Babies. They’re all mental.

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I got ridiculed by a leprechaun in front of a room full of people the other day.

Ok, not a leprechaun, a baby. He looked like a leprechaun though.

It was one of those family events where there’s a new baby and everyone takes it in turns to do a dumb face and make funny noises so the baby smiles, and everybody’s happy and isn’t our family great even though we’ve had our differences and he looks like you, no he looks like you, let’s just say he looks like all of us and ooh look he’s drooling again and I think he’s just shat on me but it’s ok because he’s cute.

You get the idea.

So this particular baby seemed to think the pinnacle of comedy was having somebody give a big grin and say “Teletubby” directly into his face. Obviously a child of TV but who am I to judge?

It was the usual thing of everyone taking it in turns, and whenever anyone said ‘Teletubby’ the baby would give a little chuckle and bob his head back and forth. It was all very cute and, being the egotistical performer that I am, I thought I’d get in on the action cos I was guaranteed a good response from this particular audience.

What? I’m not shallow. YOU’RE shallow. Shut up.

So I stepped forward with a ‘let me handle this’ swagger.  Looking back I may as well have been wearing a T-Shirt emblazoned with the word ‘Comedian’, and shouting at everybody “Don’t worry ladies and gentlemen, I am here”.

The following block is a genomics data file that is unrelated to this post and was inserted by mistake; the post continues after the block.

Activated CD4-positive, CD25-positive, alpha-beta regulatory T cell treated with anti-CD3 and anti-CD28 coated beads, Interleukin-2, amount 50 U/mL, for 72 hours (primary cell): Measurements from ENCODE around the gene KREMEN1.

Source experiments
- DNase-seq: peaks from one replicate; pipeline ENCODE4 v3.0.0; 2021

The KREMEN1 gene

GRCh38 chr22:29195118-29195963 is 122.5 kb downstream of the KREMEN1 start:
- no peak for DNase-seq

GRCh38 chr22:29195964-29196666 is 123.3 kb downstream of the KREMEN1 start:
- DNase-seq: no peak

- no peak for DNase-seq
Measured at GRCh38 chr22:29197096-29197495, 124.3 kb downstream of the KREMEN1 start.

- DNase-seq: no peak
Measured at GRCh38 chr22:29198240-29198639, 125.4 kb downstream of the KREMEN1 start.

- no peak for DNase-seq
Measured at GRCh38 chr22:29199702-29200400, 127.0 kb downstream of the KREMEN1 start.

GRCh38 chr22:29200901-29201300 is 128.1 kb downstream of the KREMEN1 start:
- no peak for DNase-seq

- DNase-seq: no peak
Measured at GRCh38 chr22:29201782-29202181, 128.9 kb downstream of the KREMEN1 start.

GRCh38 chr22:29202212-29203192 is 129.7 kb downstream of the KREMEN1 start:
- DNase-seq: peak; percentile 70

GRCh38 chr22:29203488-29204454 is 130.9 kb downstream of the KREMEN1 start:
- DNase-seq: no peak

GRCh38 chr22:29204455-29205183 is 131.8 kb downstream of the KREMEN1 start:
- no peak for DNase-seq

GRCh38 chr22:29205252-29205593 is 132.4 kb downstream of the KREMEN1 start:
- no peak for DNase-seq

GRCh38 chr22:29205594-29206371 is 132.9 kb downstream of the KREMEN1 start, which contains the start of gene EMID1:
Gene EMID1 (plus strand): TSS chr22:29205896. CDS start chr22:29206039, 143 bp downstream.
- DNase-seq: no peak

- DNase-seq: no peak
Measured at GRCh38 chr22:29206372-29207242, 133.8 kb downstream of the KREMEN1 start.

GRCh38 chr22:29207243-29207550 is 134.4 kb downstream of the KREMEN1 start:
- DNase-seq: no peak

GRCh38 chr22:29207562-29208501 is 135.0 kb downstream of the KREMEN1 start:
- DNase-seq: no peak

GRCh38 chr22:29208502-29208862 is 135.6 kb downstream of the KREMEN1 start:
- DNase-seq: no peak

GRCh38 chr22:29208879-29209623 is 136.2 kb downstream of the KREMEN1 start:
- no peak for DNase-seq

Now, let me just say at this point, I normally hate doing baby stuff. Not because I hate babies or anything, but just because of the thoughts that race through my mind – Do I look stupid? Is everybody watching me? Am I doing it right? Are the parents going to think I’m some kind of weirdo?

And, most importantly, is this gonna work or am I going to make this poor kid cry?

In this case though, it seemed a pretty safe bet that the kid would laugh, I’d look hilarious, and we could all agree that the baby chuckled loudest and hardest at MY way of saying ‘Teletubby’.  So I went right up to this particular little one, did my biggest grin, waved my hands above my head and shouted “Teletubby!”